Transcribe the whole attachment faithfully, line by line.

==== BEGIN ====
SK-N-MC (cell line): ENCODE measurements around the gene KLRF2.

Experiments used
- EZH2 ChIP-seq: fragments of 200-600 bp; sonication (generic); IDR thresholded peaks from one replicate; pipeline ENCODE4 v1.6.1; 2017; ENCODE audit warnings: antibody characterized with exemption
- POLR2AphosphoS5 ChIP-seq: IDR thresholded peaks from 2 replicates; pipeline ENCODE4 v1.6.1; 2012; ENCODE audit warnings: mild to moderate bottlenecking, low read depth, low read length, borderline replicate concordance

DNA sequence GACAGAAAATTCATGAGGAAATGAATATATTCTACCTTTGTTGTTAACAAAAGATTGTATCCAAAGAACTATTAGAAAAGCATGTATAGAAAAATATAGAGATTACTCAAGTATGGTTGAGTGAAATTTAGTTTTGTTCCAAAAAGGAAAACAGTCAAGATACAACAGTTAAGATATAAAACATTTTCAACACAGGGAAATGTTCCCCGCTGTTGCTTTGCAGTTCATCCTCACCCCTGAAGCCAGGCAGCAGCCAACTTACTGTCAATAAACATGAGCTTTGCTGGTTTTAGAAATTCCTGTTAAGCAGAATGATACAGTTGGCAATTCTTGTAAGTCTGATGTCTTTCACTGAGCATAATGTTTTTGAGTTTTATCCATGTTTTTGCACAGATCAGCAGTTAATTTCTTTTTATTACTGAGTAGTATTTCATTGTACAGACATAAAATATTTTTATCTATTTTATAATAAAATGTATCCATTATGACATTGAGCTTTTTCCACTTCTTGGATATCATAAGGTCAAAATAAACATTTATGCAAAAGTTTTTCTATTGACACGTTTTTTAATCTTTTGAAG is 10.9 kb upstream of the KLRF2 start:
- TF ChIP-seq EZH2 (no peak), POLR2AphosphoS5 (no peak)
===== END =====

SK-N-MC (cell line): ENCODE measurements around the gene KLRF2.

Experiments used
- EZH2 ChIP-seq: fragments of 200-600 bp; sonication (generic); IDR thresholded peaks from one replicate; pipeline ENCODE4 v1.6.1; 2017; ENCODE audit warnings: antibody characterized with exemption
- POLR2AphosphoS5 ChIP-seq: IDR thresholded peaks from 2 replicates; pipeline ENCODE4 v1.6.1; 2012; ENCODE audit warnings: mild to moderate bottlenecking, low read depth, low read length, borderline replicate concordance

DNA sequence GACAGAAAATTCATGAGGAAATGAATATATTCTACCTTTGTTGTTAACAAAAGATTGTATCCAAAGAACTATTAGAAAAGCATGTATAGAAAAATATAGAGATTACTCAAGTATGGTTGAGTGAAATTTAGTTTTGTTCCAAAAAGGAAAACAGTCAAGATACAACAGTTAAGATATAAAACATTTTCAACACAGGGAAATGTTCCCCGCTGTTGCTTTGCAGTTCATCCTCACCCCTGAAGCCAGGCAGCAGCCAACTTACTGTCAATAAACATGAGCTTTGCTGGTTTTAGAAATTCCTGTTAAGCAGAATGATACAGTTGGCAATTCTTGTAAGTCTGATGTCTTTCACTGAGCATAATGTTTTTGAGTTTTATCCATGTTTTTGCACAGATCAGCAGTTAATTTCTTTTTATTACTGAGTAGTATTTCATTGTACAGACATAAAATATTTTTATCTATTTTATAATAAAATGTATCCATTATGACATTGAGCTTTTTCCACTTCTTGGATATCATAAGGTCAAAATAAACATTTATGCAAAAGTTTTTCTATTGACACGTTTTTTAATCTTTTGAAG is 10.9 kb upstream of the KLRF2 start:
- TF ChIP-seq EZH2 (no peak), POLR2AphosphoS5 (no peak)